Jennifer Garcia Wikimedia Commons
In a previous post,
I drew attention to the parallel between a particular kind of psychotic delusion and the “homuncular thinking” that has recently been found to be beneficial to autistic children. (This is not to be confused with the epigenetic homunculus,
for which nothing good can be said).
The mental homunculus—a self within the brain that in some way observes itself—goes back to Descartes, and is rooted in his mind/body dualism. But the idea has not been popular either with philosophers or psychologists in recent times. On the contrary, the philosopher Daniel Dennett has relished demolishing what he contemptuously calls the Cartesian theatre model of consciousness. In particular, critics single out the infinite regress of selves-within-selves that they think the metaphor implies, and dispute the possibility of finding anything corresponding to such a set-up in the architecture of the brain (left).
Nevertheless, the Cartesian theatre has a powerful precedent in the way in which we experience vision. Even though our retinas form two separate, two-dimensional, inverted images, each with a blind spot, what we perceive is a single, three-dimensional, up-right scene with no apparent gaps. Furthermore, we see this virtual, corrected, and fabricated image of outside reality as if we were indeed sitting inside our heads and viewing it—something that becomes unmistakably obvious in the case of visual illusions, which manifestly do not simply reproduce reality. Such scenes resemble something you might see on a screen or stage, and to that extent make the theatre analogy apt and compelling, along with the implication that we must be the viewer, just as the homuncular idea suggests.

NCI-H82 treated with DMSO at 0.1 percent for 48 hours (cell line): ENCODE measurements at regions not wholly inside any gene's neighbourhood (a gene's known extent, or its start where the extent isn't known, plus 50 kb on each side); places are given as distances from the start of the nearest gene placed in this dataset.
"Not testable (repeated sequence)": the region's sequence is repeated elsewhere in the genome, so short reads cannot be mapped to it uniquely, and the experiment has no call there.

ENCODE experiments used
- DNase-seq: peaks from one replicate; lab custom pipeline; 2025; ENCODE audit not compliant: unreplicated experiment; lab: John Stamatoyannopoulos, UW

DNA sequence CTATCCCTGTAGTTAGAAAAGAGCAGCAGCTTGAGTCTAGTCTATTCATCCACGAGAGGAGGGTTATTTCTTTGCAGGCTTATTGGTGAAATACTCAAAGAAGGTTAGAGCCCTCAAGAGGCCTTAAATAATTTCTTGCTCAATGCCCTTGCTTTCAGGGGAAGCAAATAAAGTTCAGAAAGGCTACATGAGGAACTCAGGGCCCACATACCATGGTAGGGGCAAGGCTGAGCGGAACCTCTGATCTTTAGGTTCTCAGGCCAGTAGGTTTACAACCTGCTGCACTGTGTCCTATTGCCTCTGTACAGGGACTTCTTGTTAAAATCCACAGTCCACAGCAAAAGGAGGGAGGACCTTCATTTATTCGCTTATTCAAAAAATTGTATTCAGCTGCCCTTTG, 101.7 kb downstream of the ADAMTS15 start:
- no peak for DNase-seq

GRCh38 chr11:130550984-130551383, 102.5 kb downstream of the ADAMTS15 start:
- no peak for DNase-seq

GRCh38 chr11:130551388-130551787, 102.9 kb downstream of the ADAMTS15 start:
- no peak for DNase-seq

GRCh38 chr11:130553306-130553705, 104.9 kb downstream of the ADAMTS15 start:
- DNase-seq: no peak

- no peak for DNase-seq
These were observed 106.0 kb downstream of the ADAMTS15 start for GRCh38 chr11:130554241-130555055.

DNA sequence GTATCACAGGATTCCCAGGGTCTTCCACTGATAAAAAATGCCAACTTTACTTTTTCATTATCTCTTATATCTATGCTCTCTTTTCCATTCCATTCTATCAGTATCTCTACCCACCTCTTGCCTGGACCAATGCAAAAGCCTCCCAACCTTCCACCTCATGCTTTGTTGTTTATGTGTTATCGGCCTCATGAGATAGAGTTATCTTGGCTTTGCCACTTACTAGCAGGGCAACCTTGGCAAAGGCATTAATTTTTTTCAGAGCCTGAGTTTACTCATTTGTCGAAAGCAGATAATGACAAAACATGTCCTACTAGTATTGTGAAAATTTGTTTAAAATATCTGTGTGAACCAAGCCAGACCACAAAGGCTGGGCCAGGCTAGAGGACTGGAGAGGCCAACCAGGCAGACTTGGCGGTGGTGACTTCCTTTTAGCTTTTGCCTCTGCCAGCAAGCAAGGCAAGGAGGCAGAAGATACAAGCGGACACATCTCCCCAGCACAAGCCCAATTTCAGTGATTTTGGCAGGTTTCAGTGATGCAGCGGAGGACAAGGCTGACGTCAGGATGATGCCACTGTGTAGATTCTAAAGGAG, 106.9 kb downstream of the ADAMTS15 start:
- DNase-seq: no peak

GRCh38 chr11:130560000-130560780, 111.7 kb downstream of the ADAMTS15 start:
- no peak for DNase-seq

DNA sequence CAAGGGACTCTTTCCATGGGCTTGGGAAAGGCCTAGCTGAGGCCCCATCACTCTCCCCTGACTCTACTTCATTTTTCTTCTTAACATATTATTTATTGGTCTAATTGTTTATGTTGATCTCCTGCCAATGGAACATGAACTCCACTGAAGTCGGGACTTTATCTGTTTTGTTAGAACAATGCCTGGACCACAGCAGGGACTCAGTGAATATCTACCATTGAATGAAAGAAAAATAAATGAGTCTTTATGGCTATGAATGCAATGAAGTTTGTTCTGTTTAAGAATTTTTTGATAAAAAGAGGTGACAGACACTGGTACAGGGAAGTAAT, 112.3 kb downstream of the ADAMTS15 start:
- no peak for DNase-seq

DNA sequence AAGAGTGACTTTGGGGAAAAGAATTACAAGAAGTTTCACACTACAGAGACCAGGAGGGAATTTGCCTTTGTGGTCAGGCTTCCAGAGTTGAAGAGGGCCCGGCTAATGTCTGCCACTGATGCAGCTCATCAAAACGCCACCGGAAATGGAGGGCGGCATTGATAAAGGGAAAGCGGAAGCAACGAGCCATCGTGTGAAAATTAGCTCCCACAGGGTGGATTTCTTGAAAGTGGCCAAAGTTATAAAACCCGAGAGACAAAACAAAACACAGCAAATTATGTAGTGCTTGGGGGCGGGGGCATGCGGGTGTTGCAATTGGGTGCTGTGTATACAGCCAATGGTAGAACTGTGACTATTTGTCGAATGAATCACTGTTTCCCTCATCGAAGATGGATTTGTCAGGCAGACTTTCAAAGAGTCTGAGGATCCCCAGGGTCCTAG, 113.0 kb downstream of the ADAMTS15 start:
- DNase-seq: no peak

Again, the Cartesian theatre model is strikingly similar to what both psychotics and autistics report. At the very least, hearing voices and seeing hallucinations—two classic symptoms of psychosis—demonstrably demand a self to experience them, and indeed suggest an inner theatre of the mind in which they are heard or seen. Furthermore, as sufferers from such symptoms are only too well aware, their sense of being the captive audience to such sounds or scenes does not offer them any kind of regress via which to escape. On the contrary, they suffer simply because they cannot help but witness the internal psychodramas enacted inside their own minds, as I pointed out in a previous post.
A mentalistic deficit widely commented on by writers on autism—and indeed by autistics themselves—is a limited or absent sense of self as an agent responsible for your own actions. According to one such account,
One of the best ways of understanding what autism is like is to imagine yourself as a perpetual onlooker. Much of the time life is like a video, a moving film I can observe but cannot reach. The world passes in front of me shielded by glass.
Temple Grandin comments that “Using my visualization ability, I observe myself from a distance. I call this my little scientist in the corner, as if I’m a little bird watching my own behavior from up high.” She adds that this has also been reported by other people with autism and that Asperger noted that autistic children constantly observe themselves. [pp. 92-50] Such a detached, observing sense of self is also homuncular to the extent that it reproduces the Cartesian theatre symbolism of the self being essentially an onlooker, and this may explain why therapists have found homuncular symbolism of the kind described by psychotics to be valuable in treating autism, as I reported in the earlier post.